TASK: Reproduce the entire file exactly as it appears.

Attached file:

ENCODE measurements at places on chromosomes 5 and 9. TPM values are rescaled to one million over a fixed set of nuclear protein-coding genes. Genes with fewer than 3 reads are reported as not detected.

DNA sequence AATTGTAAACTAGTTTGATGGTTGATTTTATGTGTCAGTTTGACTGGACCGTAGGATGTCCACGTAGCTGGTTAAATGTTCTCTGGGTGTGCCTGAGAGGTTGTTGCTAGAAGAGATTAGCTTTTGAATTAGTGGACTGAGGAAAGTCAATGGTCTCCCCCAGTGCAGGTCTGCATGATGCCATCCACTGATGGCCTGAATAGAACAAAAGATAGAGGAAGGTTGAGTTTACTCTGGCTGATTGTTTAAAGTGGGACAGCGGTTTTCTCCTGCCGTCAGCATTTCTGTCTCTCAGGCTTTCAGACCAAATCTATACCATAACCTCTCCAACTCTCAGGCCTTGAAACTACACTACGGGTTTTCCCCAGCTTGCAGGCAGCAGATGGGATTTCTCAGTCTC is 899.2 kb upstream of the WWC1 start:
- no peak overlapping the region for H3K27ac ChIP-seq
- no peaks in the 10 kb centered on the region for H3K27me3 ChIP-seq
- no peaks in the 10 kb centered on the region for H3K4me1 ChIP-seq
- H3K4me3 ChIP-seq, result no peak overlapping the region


ENCODE measurements at places on chromosomes 5 and 9. TPM values are rescaled to one million over a fixed set of nuclear protein-coding genes. Genes with fewer than 3 reads are reported as not detected.

DNA sequence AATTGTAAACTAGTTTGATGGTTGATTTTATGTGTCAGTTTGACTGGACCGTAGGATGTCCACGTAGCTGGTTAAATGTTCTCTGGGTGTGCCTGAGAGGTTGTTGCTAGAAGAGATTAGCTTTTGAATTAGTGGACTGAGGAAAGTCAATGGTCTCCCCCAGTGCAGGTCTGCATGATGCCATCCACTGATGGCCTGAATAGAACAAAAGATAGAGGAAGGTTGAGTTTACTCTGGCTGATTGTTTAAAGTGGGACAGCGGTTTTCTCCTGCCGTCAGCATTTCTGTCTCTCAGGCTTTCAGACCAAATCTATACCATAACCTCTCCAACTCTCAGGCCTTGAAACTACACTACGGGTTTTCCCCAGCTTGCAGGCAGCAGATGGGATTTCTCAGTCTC is 899.2 kb upstream of the WWC1 start:
- no peak overlapping the region for H3K27ac ChIP-seq
- no peaks in the 10 kb centered on the region for H3K27me3 ChIP-seq
- no peaks in the 10 kb centered on the region for H3K4me1 ChIP-seq
- H3K4me3 ChIP-seq, result no peak overlapping the region